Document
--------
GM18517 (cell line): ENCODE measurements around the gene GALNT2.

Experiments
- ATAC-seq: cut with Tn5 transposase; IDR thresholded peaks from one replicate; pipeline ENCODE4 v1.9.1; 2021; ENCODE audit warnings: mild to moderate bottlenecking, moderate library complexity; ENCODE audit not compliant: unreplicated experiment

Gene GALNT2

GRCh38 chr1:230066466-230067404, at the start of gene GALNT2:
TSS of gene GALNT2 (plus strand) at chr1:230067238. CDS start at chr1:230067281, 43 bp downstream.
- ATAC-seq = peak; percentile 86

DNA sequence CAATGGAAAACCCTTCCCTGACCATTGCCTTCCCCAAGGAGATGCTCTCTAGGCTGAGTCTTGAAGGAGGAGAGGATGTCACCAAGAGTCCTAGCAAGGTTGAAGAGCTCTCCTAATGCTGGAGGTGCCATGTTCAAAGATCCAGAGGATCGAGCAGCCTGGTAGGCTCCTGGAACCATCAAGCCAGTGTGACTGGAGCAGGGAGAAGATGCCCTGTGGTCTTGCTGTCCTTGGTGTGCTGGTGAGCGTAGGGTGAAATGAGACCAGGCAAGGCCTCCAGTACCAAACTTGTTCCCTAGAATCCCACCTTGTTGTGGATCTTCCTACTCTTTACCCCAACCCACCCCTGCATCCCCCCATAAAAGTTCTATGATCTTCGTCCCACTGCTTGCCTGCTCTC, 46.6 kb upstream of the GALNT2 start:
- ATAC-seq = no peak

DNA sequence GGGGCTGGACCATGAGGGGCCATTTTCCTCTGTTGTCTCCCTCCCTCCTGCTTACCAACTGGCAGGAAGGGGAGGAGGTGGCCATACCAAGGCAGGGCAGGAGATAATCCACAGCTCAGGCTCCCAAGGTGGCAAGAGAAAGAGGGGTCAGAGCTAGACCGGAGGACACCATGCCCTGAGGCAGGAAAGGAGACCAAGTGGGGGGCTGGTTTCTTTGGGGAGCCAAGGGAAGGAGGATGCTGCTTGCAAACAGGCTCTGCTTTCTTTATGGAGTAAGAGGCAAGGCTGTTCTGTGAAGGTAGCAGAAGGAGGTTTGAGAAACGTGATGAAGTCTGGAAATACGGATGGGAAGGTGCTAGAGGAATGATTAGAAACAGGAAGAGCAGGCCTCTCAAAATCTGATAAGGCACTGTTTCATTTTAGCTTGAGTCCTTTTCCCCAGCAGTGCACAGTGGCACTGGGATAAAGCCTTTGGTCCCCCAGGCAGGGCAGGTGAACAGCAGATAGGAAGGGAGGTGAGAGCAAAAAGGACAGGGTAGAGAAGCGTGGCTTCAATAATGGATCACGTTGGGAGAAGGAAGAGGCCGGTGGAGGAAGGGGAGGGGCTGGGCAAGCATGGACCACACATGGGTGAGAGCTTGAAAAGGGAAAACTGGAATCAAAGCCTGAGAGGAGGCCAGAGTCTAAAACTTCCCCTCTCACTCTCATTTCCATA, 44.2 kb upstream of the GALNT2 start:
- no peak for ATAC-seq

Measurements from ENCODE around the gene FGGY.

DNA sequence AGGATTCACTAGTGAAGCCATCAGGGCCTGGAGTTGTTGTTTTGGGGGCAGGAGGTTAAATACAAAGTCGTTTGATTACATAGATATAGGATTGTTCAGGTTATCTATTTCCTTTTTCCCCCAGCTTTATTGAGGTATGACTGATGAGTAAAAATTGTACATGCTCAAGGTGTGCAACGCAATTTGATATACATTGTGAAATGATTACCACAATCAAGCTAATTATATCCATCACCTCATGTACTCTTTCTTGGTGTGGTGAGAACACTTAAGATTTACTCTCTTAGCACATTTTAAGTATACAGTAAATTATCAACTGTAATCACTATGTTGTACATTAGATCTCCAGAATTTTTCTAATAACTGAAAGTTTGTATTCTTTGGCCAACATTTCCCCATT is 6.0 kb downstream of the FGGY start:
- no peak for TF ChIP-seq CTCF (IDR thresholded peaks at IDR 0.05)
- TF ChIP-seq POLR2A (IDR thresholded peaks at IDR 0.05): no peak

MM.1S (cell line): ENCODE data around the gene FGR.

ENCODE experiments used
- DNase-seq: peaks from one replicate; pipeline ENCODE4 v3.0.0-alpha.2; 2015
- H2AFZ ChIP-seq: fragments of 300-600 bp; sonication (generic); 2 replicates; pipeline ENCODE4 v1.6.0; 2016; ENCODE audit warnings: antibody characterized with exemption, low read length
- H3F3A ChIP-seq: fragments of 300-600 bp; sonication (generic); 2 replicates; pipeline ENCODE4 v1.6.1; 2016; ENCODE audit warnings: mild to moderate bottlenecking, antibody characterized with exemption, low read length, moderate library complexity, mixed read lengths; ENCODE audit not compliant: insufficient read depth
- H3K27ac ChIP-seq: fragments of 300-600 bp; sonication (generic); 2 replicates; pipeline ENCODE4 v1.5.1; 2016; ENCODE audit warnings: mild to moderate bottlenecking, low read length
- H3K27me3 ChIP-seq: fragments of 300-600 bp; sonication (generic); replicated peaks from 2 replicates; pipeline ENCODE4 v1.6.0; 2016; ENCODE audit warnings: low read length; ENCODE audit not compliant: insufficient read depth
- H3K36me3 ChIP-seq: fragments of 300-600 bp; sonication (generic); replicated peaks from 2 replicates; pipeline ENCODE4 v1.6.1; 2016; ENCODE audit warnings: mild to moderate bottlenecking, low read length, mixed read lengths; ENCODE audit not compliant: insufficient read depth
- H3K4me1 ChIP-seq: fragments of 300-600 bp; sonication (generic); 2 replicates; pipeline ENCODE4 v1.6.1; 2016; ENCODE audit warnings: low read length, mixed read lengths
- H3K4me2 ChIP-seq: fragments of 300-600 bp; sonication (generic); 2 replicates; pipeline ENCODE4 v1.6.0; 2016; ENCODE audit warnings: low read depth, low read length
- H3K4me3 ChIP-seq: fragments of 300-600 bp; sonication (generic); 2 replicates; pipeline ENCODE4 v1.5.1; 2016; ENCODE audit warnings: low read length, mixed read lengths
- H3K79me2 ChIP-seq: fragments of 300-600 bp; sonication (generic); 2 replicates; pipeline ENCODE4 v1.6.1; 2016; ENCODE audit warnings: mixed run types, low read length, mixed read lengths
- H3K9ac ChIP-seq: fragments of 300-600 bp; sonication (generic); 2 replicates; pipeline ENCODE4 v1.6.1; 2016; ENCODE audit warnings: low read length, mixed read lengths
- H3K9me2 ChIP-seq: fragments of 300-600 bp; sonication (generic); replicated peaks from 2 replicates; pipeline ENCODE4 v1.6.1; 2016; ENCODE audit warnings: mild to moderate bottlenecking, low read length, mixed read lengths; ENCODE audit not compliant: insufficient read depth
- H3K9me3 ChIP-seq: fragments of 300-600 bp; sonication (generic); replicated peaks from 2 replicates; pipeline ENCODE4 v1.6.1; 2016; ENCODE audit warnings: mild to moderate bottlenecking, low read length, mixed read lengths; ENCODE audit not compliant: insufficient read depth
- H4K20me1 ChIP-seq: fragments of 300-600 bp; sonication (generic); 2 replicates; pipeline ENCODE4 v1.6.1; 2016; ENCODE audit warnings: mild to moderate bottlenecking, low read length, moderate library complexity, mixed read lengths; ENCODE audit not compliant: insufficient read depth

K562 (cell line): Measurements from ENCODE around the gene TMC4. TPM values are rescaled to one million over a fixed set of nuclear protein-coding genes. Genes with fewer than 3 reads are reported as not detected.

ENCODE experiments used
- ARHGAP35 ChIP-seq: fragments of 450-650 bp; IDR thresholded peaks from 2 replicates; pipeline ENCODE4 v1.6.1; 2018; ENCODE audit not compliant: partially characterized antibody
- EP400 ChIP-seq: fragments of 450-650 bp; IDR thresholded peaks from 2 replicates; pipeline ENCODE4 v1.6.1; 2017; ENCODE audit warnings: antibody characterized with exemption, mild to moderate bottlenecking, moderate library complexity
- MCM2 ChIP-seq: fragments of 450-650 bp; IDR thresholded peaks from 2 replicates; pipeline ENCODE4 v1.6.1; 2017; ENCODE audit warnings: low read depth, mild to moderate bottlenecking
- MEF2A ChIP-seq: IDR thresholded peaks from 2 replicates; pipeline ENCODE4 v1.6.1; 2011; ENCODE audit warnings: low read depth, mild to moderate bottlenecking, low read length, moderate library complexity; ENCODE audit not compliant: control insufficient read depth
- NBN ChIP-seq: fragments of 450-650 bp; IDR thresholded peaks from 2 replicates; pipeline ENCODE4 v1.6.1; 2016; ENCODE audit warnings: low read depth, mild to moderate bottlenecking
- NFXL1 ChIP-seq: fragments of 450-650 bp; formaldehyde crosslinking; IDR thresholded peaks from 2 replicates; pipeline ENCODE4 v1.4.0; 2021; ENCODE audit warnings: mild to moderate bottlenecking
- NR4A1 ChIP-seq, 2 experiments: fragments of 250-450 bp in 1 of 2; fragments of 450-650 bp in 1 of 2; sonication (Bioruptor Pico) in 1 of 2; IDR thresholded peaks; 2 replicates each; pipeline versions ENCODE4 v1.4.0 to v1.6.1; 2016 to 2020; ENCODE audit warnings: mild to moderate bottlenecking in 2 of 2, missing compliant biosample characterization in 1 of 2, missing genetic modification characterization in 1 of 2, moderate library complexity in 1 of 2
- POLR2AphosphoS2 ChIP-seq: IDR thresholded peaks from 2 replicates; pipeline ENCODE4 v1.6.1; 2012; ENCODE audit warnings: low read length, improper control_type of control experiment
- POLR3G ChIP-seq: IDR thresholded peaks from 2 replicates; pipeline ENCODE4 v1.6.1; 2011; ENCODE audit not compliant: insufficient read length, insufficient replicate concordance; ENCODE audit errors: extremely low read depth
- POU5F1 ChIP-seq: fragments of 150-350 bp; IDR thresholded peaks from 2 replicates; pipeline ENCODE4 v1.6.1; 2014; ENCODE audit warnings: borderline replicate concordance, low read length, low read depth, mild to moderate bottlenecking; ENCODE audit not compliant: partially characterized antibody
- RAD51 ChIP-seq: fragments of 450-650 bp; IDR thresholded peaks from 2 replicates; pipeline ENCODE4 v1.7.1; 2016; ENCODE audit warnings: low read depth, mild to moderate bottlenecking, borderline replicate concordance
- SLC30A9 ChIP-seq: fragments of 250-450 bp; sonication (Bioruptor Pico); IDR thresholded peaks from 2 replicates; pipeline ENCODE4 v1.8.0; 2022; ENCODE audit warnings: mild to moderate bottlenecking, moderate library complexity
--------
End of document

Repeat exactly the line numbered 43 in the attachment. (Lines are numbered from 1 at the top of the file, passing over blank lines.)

- POU5F1 ChIP-seq: fragments of 150-350 bp; IDR thresholded peaks from 2 replicates; pipeline ENCODE4 v1.6.1; 2014; ENCODE audit warnings: borderline replicate concordance, low read length, low read depth, mild to moderate bottlenecking; ENCODE audit not compliant: partially characterized antibody